Are you able to identify those mistaken beliefs which have the greatest impact on you? If you have, now how do you go about changing them?

Five Questions for Challenging Mistaken Beliefs:

  1. What is the evidence for this belief? Looking objectively at all of my life experience, what is the evidence that makes this true?
  2. Does this belief invariably or always hold true for me?
  3. Does this belief look at the whole picture? Does is take into account both positive and negative ramifications?
  4. Does this belief promote my well-being and/or peace of mind?
  5. Did I choose this belief on my own or did it develop out of my experience of growing up in my family?

A few words need to be said about this last question. Many of your mistaken beliefs were likely acquired from your family while growing up. There are atleast two (2) ways this could happen. First, one or both of your parents may have held the belief and you simply learned it from them. For example, beliefs such as, "The world is a dangerous place" or "It is risky to trust people" might have been attitudes of your parents that you adopted wholesale, because no alternative views were presented to you as a child.

The other way you might have acquired a mistaken belief is as a reaction to what happened and/or the way you were treated as a child. For example, if your father died and then your mother went to work when you were five (5) years old, you may have felt abandoned and developed the belief, "Being alone means being abandoned or unloved." Or if your parents expected you to achieve and criticized your mistakes and performance at school, your reaction would likely involve developing such beliefs as "My accomplishments are extremely important" and "It is not OK to make mistakes."

It is often helpful in the process of evaluating mistaken beliefs to see how they arose from unfortunate or dysfunctional circumstances during childhood. While such beliefs may have helped you survive as a child, they have long lost their usefulness and only serve to create anxiety or stress for you now.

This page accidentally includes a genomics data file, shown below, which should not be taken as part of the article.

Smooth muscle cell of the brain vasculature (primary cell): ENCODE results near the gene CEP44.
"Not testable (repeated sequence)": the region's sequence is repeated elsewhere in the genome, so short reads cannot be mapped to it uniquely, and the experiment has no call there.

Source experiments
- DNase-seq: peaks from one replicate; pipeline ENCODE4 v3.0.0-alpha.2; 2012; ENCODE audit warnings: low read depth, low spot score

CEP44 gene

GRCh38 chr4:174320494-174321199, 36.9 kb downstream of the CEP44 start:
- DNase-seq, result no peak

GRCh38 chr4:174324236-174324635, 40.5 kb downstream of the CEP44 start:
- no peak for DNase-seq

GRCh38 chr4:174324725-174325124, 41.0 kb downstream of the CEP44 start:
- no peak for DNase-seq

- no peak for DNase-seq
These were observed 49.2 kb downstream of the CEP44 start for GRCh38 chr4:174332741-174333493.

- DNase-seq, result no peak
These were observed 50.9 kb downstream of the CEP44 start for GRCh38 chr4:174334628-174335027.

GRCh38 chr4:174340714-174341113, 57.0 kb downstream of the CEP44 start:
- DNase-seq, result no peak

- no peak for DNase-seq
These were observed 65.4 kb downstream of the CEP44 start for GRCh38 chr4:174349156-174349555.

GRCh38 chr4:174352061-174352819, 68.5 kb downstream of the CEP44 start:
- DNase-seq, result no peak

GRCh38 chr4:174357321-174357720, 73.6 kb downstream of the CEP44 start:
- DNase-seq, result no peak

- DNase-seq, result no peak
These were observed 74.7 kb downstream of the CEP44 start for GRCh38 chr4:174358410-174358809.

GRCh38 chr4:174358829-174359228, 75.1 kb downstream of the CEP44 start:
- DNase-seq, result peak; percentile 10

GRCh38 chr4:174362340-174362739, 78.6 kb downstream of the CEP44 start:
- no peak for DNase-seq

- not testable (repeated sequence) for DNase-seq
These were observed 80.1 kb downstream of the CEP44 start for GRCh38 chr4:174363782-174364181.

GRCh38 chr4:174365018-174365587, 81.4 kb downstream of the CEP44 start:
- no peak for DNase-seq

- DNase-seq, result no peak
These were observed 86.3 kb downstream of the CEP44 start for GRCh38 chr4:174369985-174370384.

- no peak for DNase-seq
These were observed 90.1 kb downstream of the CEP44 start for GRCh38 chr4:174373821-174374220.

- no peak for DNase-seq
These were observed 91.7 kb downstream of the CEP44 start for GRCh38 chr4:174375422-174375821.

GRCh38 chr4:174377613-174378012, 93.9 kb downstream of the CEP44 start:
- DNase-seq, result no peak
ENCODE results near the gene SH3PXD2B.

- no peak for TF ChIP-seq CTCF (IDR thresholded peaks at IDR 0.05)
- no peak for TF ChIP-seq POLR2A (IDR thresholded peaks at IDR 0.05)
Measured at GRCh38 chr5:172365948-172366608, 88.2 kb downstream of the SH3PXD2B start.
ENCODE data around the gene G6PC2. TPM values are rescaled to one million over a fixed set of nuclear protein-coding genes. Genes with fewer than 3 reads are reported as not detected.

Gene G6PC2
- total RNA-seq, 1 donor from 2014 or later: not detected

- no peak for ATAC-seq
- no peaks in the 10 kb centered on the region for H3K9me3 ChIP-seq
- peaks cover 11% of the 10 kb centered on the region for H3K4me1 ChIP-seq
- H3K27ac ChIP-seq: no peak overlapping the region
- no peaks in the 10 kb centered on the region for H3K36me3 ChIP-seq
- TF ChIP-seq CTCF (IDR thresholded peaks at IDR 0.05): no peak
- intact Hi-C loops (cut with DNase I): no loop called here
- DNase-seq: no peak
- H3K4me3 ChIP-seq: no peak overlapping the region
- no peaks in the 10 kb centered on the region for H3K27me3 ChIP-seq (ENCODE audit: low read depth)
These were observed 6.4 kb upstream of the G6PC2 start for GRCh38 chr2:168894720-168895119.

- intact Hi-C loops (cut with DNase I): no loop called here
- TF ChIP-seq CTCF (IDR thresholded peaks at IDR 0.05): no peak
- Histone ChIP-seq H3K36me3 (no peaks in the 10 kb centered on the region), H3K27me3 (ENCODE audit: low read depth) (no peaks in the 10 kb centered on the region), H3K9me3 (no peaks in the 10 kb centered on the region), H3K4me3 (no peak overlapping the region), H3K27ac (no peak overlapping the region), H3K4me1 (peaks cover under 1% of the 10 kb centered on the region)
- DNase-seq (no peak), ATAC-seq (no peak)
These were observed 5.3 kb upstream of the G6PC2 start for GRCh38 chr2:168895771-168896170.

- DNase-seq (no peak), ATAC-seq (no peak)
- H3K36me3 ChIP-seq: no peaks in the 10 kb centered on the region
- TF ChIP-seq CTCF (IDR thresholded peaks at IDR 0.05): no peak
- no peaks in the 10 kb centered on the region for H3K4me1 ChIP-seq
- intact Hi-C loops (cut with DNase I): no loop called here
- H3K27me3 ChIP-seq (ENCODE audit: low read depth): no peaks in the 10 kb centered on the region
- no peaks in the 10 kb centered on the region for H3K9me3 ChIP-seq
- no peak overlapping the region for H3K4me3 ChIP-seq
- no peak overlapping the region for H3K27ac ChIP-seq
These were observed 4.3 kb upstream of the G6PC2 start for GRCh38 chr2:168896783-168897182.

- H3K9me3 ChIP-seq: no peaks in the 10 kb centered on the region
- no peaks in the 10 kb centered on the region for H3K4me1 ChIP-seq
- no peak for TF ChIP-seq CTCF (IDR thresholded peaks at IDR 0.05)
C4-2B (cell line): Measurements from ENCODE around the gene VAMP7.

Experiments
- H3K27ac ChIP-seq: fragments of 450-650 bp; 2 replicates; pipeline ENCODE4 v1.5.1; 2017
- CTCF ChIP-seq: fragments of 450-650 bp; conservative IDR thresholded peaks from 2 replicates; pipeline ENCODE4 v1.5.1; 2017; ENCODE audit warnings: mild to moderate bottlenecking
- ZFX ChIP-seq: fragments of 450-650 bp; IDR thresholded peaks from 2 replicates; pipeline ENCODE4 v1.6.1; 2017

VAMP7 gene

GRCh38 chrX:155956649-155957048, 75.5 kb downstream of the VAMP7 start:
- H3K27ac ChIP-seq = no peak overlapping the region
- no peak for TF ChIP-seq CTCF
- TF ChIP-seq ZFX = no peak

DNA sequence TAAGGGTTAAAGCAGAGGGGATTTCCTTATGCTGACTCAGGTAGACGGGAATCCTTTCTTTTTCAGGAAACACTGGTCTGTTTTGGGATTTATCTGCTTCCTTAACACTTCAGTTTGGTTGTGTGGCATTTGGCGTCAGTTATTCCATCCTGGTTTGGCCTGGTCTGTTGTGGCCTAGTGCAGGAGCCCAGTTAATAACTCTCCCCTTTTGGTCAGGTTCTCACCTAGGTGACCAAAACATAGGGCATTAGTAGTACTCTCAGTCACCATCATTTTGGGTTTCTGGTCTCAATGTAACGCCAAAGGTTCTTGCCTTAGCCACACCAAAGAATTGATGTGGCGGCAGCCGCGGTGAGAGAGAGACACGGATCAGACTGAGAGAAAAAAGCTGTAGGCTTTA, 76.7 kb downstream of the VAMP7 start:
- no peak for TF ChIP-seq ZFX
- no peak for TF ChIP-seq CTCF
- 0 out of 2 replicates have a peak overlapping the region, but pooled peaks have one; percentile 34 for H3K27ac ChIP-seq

Use your answers as guidelines for challenging your own mistaken beliefs. If there is some evidence of a particular belief, it is not always true, or if it does not promote your well-being, then it most likely mistaken. If the belief was acquired out of dysfunctional family circumstances rather than having been freely chosen by you as an adult, it is equally likely to be mistaken. It is important to go through the process of questioning if you feel attached to any particular belief.

Once you have completed the process of challenging any mistaken believe you've found that you have, then be ready to develope positive affirmations to counter each of them. Although it is preferable to develop your own, the examples on the affirmations page of this website can also be options to use. After you've developed your affirmations, write down each affirmation in capital letters underneath or next to the particular mistaken belief it is intended to counter.

The process of countering mistaken beliefs with affirmations is very similar to that of countering negative self talk with positive self-statements. The difference is to make the affirmations as compact and easy to rehearse as you can. Writing the affirmations repetitively on a sheet of paper, or listening to them repetitively on tape can, with persistence, actually result in their supplanting unwanted mistaken beliefs in your mind. In continually writing out counter-statements to negative self-talk, you eventually develop the habit of noticing and countering these anxiety provoking things that you tell yourself. In confronting mistaken beliefs, the important part is working on the affirmations, because it will actually change the core beliefs that underlie your negative self talk.

Reference:

Bourne, E. J. (2015). The Anxiety and Phobia Workbook [6th edition]. Oakland, CA: New Harbinger Publications.